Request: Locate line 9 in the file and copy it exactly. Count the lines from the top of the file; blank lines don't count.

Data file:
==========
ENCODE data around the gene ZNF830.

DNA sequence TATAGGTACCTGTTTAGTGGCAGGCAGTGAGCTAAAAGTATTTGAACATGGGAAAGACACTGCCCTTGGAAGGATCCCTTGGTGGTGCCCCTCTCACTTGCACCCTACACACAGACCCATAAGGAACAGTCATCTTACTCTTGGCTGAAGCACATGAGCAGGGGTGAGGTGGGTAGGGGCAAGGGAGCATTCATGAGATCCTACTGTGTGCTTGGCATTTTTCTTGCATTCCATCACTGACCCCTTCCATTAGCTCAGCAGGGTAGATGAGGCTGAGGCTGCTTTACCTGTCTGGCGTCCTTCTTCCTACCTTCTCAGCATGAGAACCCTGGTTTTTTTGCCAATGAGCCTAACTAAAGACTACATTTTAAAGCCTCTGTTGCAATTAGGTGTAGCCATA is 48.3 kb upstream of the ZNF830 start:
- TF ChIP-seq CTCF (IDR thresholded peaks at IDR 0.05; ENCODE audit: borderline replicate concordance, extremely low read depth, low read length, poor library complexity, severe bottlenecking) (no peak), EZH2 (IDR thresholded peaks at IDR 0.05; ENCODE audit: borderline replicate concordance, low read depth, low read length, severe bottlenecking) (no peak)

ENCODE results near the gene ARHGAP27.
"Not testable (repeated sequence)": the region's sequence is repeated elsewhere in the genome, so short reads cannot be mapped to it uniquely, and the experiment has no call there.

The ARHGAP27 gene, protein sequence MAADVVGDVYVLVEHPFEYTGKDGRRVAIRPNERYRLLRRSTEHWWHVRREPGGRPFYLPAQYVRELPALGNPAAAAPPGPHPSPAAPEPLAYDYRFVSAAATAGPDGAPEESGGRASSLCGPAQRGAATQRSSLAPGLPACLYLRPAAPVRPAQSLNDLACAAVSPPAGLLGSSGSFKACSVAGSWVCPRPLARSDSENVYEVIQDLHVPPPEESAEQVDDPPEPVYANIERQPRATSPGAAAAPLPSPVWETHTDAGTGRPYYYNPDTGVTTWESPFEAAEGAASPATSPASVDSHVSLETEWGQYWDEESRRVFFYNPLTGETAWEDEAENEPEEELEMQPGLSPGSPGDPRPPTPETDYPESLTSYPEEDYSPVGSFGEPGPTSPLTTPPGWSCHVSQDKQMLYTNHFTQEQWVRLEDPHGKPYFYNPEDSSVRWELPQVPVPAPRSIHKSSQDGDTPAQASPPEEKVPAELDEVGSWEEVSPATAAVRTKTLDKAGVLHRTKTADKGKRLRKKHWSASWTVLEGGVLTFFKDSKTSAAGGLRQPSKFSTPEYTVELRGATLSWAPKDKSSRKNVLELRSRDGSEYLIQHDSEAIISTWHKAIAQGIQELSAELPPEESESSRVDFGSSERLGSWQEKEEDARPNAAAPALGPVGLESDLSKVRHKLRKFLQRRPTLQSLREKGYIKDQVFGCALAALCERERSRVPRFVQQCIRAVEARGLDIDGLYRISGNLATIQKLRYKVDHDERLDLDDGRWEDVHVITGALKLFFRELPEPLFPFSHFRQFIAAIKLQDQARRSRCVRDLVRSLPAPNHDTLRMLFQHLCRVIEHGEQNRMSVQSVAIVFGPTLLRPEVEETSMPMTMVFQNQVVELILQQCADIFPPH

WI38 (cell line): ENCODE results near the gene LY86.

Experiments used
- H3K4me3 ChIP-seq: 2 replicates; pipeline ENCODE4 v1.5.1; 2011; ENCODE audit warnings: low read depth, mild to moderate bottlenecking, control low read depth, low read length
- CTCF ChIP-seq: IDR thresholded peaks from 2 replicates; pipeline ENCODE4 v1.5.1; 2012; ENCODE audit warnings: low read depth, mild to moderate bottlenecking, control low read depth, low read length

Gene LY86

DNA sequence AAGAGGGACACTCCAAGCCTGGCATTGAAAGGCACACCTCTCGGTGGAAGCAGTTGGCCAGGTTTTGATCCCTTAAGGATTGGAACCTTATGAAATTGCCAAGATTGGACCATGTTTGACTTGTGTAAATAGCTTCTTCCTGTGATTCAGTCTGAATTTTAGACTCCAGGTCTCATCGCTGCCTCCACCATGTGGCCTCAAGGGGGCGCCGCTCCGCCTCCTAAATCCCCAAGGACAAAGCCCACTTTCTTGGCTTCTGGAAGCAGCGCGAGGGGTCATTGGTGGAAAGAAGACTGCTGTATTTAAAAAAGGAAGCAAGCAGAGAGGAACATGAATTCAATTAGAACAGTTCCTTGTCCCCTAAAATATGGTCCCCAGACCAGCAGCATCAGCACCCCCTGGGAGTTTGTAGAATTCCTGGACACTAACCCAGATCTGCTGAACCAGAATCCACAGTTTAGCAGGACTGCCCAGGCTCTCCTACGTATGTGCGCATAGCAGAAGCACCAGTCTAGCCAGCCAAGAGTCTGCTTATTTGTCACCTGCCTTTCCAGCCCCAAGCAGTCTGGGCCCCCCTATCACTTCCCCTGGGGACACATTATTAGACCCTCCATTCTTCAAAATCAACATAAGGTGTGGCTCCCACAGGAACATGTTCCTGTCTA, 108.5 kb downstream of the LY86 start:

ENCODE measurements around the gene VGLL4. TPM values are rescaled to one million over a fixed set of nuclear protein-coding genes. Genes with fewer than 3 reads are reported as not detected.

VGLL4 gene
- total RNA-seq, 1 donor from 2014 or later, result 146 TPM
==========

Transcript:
- H3K4me3 ChIP-seq: 2 replicates; pipeline ENCODE4 v1.5.1; 2011; ENCODE audit warnings: low read depth, mild to moderate bottlenecking, control low read depth, low read length